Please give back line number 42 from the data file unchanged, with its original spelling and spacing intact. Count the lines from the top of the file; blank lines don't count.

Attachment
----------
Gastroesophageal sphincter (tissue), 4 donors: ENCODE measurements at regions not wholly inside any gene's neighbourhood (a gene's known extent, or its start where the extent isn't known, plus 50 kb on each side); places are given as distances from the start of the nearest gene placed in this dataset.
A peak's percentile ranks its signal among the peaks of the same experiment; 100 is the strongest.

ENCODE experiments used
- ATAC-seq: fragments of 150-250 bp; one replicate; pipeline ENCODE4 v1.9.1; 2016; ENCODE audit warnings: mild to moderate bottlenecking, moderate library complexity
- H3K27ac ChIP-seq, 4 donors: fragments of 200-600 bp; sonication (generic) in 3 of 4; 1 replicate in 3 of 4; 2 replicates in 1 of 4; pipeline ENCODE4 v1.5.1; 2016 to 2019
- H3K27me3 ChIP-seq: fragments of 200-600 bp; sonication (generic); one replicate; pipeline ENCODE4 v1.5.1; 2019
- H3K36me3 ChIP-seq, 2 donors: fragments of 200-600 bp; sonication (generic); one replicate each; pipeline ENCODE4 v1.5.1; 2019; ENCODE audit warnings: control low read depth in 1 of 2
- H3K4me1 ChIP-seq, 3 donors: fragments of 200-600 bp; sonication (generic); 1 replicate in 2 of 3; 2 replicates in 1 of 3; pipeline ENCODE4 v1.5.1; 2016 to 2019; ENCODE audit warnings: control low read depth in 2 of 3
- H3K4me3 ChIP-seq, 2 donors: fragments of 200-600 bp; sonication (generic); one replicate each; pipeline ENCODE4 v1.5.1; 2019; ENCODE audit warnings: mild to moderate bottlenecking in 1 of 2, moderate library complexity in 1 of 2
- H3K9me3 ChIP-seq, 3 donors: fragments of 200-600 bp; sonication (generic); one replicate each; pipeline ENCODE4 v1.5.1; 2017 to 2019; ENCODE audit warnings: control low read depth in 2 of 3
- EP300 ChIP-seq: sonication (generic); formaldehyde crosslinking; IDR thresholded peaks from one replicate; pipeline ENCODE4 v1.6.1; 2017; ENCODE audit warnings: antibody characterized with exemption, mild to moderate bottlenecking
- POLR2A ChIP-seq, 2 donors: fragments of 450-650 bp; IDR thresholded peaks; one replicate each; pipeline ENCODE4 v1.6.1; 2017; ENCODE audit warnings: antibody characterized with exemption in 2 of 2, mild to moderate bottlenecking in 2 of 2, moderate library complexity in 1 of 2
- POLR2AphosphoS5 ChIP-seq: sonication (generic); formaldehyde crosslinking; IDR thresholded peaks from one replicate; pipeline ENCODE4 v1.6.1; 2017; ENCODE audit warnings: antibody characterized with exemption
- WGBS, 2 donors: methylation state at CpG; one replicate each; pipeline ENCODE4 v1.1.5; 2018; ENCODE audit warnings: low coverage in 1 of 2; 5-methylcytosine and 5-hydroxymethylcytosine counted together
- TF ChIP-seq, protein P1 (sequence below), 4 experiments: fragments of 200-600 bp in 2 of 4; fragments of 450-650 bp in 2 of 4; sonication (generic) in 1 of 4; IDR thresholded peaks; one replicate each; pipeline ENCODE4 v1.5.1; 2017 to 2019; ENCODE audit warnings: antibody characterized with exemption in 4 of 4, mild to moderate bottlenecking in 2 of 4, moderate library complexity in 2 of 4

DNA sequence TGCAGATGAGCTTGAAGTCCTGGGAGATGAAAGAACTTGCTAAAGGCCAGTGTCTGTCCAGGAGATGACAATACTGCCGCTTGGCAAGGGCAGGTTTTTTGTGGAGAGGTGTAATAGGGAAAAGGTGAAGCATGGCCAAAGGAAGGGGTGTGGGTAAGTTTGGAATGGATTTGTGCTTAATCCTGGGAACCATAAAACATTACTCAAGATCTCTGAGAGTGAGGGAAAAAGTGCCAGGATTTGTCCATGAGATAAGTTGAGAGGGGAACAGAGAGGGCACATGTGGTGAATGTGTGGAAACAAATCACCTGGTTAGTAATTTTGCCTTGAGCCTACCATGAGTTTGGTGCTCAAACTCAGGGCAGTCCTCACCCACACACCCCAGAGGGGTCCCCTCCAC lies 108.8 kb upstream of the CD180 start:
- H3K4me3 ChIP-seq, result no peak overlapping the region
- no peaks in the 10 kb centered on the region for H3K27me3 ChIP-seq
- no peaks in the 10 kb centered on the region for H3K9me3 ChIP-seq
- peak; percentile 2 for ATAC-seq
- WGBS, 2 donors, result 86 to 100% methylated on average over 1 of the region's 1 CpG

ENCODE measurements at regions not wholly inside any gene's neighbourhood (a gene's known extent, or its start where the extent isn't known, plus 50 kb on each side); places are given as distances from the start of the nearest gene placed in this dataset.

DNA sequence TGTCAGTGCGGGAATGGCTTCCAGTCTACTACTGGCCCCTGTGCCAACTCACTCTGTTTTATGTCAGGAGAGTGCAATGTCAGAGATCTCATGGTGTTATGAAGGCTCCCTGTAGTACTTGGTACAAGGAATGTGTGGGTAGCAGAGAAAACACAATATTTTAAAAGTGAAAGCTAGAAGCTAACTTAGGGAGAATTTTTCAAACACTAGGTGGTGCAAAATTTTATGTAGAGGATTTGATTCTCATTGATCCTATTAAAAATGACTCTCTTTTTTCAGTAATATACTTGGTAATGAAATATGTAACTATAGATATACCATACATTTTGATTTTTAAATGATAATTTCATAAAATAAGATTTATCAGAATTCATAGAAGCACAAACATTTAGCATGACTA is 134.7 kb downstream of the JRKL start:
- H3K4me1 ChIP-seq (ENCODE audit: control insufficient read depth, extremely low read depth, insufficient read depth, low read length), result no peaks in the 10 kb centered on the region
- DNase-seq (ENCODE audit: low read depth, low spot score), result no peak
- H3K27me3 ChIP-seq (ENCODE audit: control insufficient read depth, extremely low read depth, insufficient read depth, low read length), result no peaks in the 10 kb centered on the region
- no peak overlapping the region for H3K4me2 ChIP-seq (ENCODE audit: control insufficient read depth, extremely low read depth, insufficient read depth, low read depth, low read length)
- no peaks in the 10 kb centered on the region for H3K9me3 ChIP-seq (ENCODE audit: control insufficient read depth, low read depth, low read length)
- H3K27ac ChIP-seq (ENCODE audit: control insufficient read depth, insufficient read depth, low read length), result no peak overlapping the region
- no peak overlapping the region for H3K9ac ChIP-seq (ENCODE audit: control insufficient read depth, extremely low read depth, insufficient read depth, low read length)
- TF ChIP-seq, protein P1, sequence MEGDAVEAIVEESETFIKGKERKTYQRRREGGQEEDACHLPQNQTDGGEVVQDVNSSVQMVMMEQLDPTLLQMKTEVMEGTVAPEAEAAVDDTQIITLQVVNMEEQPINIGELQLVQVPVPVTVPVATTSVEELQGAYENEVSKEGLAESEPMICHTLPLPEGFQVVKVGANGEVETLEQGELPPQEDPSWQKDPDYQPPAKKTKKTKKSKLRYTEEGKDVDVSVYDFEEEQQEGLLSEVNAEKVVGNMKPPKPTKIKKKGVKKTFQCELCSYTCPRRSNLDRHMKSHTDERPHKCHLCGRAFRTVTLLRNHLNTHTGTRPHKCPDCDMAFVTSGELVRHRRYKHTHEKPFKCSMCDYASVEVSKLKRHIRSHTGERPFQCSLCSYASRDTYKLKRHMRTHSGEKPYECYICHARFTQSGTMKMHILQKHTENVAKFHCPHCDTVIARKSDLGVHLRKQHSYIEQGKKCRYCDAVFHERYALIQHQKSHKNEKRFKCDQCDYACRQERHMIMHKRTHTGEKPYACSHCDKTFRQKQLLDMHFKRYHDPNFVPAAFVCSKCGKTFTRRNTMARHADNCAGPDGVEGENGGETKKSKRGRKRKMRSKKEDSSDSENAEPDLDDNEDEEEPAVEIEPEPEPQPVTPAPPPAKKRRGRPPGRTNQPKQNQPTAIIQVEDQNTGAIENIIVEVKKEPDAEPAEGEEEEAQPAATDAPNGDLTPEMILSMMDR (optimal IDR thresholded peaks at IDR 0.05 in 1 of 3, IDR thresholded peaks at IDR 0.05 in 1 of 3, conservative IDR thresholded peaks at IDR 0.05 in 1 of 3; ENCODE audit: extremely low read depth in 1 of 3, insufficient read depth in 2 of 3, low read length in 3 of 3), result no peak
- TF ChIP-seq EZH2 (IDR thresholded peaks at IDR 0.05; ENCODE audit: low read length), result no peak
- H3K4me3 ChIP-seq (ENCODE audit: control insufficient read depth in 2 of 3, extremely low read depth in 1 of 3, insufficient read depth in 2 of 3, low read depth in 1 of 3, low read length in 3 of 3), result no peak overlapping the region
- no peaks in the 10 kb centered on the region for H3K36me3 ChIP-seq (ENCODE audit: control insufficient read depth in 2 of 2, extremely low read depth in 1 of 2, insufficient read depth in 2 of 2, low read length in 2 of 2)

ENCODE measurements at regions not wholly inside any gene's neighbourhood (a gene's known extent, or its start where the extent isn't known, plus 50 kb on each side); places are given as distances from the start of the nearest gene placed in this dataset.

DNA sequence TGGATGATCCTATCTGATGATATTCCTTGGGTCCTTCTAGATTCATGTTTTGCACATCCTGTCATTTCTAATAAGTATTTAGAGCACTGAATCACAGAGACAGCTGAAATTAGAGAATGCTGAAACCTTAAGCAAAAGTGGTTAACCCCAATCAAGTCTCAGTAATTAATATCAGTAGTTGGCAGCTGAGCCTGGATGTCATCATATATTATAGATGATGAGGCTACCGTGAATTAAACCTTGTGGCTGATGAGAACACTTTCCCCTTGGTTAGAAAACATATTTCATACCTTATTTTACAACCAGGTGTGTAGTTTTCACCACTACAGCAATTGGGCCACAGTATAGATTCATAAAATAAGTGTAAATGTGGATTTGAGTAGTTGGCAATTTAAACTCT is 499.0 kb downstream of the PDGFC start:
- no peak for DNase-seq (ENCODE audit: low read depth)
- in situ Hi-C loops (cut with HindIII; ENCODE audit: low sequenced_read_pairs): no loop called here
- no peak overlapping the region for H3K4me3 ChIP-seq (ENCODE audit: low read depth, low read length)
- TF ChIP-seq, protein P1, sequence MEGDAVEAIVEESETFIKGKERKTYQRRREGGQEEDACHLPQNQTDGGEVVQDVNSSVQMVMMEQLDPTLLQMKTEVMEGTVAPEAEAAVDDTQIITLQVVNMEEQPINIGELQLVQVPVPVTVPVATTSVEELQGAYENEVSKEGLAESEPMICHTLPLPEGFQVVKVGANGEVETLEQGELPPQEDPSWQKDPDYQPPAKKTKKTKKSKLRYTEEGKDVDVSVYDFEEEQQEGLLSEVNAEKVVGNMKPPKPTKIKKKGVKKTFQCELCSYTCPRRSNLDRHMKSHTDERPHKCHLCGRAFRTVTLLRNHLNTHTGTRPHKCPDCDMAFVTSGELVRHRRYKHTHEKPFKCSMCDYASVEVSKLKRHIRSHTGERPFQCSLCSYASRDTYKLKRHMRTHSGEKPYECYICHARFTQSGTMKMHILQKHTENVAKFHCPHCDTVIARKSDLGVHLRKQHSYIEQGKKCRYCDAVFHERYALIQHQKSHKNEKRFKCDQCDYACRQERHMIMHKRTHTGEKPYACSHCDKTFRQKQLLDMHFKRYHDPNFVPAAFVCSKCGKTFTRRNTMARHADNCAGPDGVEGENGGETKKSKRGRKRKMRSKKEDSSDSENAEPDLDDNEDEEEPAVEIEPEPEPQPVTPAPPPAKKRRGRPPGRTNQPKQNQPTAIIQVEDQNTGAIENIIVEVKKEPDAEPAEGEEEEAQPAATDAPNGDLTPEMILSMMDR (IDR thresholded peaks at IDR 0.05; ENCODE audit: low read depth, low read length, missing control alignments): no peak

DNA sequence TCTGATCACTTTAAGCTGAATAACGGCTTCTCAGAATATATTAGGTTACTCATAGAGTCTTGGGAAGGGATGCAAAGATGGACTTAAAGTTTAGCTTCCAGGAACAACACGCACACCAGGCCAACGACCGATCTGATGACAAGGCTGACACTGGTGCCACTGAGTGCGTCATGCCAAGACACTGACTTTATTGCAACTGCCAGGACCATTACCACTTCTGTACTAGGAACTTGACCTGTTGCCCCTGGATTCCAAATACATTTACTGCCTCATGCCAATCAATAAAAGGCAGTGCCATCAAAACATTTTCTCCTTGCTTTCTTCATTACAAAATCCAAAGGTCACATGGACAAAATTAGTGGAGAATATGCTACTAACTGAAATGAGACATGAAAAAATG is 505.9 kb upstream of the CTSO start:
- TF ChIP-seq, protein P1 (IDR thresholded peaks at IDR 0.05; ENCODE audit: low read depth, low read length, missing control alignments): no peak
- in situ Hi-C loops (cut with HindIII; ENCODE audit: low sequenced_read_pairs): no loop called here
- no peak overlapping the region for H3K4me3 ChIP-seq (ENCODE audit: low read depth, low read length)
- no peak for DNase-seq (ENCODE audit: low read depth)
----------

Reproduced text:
- TF ChIP-seq, protein P1 (IDR thresholded peaks at IDR 0.05; ENCODE audit: low read depth, low read length, missing control alignments): no peak